Finally, what structuralists would call the “symmetrical and inverse” positions occupied by the common dog and the cat should be noted. Among Muslims the dog, though “familiar,” is considered unclean (Viré, 1978), whereas the cat, a distant predator, clearly enjoys a more favorable status (Pitton de Tournefort, 1982, pp. 80-81); among Zoroastrians, on the contrary, it is the cat that is considered “unclean” and “a creature of darkness” (Boyce, Stronghold, p. 163) while the dog is “honoured as the creature nearest in dignity to man” (Boyce, Reader, pp. 302-03; cf. Hovelacque; Brackert and Kieffens, pp. 24, 57-59; Boyce, Stronghold, passim). There is also a clear similarity between Zoroastrian respect for the dog and the relatively conciliatory attitude toward this animal in certain branches of Persian Sufism (Nurbakhsh), a similarity that certainly reflects Zoroastrian influence on Persian Islam, at least in certain locations; in other locations differences in the treatment of dogs clearly distinguish the two communities (Boyce, Stronghold, pp. 141-43).
It is clear that there are shadings in Persian attitudes toward domestic animals, reflecting vestiges of successive cultural strata in the history of domestication in the Iranian world. The first great wave of domestication, of cattle, pigs, goats, sheep, and so on, took place in the Neolithic and lasted for several millennia. The rise of states and cities in antiquity generated needs that led to development of specialized animal products (Briant, 1982; Zeder, 1991). At the same time in the religious sphere the value of the dog (see above) and especially of the ox rose; the latter represented “the prototype of animal sacrifice” (Boyce, Reader, p. 141; cf. Brentjes; Simoons and Simoons; Planhol, 1969b; Briant, 1982).
In the 7th century Muslim attitudes and beliefs about animals penetrated onto the Persian plateau (Bousquet; Pellat), including prohibition of the consumption of pork (Henninger; Viré) and blood, contempt for the dog, and greater appreciation of the horse, the camel, the sheep, and so on. Beginning in the 11th century, the influences of the Turks and Mongols began to make themselves felt, especially in the lexicon of zootechnology (Digard, de Planhol, and Bazin) and in methods of animal husbandry. Crossbreeding of the camel and the dromedary (Tapper) and similar developments were followed by the gradual spread in mountainous regions of large-scale nomadic pastoralism (de Planhol, 1968) and the cultural traits linked to it: management and exploitation of large flocks of herbivores (Digard, 1981) and idealization, even ritualization, of mountain pasturage and animals (Parkes, a study dedicated to the Kafirs of the Hindu Kush but including descriptions of phenomena frequent among Persian tribes). The pastoral specialization acquired by nomadic tribal societies no doubt explains the minimal interest in zootechnological matters apparent in sources written by sedentary authors, despite koranic exhortations (Zeghidour, pp. 363-64); exceptions are texts related to saddle horses, hunting dogs, and trained birds of prey. Otherwise, there is either total silence or caricature, for example: “The Persians (Furs) claim that viviparous quadrupeds . . . can be divided into only two classes: the caprids (maʾz) and ovines (daʾn). For them, buffalo are the ovines of the bovines (daʾn al-baqar) [cf. Pers. gāv-mīš]. Bactrian camels (bokht) are the ovines of the camels (daʾn al-hilil) and beasts of burden (barādhin) the ovines of the equines (khayl)” (Jāḥeẓ, tr., p. 80; cf. Massé, Croyances, pp. 185-207; de Fouchécour, pp. 137-62).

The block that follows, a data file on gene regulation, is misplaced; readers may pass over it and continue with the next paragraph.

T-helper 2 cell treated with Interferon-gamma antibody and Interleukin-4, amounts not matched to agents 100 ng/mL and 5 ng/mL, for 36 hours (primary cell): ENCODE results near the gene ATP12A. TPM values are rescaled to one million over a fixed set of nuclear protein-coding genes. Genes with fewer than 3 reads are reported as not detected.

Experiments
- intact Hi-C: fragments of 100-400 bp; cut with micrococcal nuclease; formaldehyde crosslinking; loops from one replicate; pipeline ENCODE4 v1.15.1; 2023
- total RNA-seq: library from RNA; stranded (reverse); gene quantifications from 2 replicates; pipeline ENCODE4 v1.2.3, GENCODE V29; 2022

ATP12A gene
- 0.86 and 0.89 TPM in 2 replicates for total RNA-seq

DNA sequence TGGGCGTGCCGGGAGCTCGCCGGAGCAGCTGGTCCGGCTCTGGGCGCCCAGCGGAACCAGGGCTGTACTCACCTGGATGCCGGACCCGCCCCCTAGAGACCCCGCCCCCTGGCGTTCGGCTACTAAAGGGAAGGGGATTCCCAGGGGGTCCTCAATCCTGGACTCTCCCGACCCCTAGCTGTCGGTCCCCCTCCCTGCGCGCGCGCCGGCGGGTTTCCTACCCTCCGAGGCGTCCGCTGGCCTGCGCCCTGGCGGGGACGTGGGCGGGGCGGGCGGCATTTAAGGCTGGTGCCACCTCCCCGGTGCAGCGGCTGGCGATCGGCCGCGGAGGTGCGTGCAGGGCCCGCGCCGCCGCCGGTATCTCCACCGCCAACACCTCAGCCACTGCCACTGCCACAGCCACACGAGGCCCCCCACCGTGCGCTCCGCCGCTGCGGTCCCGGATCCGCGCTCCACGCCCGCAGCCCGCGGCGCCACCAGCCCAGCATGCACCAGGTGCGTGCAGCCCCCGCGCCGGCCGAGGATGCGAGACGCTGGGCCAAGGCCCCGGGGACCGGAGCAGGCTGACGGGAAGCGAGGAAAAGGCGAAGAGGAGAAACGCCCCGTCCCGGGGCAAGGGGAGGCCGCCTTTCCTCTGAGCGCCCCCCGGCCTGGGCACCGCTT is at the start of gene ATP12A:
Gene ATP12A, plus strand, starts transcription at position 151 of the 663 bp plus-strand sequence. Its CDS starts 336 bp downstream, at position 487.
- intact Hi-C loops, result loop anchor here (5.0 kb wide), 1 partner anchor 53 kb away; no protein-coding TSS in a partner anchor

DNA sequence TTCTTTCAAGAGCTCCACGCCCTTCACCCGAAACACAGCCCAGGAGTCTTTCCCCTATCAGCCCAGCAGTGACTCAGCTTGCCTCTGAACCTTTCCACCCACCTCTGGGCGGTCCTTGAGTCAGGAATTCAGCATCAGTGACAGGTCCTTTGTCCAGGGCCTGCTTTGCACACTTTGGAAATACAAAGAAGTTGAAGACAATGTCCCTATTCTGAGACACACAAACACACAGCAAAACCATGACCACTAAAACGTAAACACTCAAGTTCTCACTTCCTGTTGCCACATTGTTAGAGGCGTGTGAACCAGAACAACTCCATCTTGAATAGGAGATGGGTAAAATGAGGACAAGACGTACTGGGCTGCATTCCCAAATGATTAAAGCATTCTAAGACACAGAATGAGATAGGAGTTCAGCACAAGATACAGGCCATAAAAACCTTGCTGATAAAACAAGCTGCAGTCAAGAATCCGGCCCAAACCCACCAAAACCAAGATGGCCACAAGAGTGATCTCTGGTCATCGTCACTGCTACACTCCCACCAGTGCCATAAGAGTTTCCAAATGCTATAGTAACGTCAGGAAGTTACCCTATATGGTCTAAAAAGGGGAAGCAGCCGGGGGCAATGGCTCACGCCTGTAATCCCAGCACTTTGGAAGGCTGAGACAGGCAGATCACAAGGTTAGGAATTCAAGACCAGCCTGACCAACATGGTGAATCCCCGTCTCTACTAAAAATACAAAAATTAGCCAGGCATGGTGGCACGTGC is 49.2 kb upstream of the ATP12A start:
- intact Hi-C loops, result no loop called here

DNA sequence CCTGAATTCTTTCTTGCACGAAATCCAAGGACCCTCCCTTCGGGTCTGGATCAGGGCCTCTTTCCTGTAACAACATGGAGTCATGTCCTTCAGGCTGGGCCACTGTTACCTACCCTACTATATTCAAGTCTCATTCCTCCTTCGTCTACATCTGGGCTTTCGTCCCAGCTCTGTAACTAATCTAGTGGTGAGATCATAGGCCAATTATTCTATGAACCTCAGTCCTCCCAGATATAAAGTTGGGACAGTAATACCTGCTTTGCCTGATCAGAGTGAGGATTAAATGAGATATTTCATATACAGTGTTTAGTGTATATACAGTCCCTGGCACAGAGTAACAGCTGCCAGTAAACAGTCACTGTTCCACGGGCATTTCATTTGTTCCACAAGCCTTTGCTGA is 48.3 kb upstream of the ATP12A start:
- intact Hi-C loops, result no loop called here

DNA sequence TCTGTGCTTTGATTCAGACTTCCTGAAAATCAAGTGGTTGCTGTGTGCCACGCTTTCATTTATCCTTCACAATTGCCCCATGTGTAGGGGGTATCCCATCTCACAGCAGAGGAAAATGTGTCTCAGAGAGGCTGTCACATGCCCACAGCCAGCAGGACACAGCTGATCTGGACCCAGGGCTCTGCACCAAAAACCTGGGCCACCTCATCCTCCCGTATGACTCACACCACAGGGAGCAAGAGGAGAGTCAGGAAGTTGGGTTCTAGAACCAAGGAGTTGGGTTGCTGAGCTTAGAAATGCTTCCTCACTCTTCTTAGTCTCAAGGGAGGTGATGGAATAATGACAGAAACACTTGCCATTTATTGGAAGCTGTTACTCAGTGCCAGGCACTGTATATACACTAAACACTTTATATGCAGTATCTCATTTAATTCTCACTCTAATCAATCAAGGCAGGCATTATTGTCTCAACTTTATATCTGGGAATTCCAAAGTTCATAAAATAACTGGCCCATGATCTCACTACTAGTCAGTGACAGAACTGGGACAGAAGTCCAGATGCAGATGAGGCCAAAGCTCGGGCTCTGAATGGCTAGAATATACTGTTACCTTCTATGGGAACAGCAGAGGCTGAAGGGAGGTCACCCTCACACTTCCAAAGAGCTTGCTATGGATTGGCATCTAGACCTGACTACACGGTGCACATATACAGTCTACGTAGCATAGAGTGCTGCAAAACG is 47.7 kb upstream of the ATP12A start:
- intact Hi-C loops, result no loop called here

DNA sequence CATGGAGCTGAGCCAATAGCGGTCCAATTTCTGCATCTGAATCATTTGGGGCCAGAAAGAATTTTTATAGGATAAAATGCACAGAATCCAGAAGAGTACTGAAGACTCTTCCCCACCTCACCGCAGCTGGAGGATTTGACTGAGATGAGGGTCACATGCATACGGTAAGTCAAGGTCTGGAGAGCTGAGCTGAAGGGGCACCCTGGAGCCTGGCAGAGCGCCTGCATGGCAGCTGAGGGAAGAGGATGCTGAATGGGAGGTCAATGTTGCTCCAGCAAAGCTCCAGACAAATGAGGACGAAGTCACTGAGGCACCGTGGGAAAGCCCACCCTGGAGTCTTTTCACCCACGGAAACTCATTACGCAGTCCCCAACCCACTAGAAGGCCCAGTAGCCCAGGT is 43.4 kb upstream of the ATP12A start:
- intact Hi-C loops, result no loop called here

In the 17th and 18th centuries there was intensive development of land and maritime commmerce with Mughal India. The army of Kabul received domestic elephants, a practice already attested in the Sasanian and the Ghaznavid periods and one that survived well into the 20th century, imposing winter pasturing of the animals at Jalālābād, where the climate is less harsh. On the other hand, from the Persian Gulf ports (especially Bušehr) there was substantial traffic in Arabian horses, Persian cats, and Pathan mastiffs going to northern India, a traffic paralleled from Kabul to the Ganges plain (Kolff, pp. 11-12; Digard, in press).
The westernization of Persia that began in the second half of the 19th century, though pervasive, affected animal domestication only sporadically. For example, it produced profound dislocations in the breeding of silkworms in Gīlān (Bromberger), but, on the other hand, the great majority of Persians remained untouched by the Western fondness for pets and corresponding zoophiliac tendencies.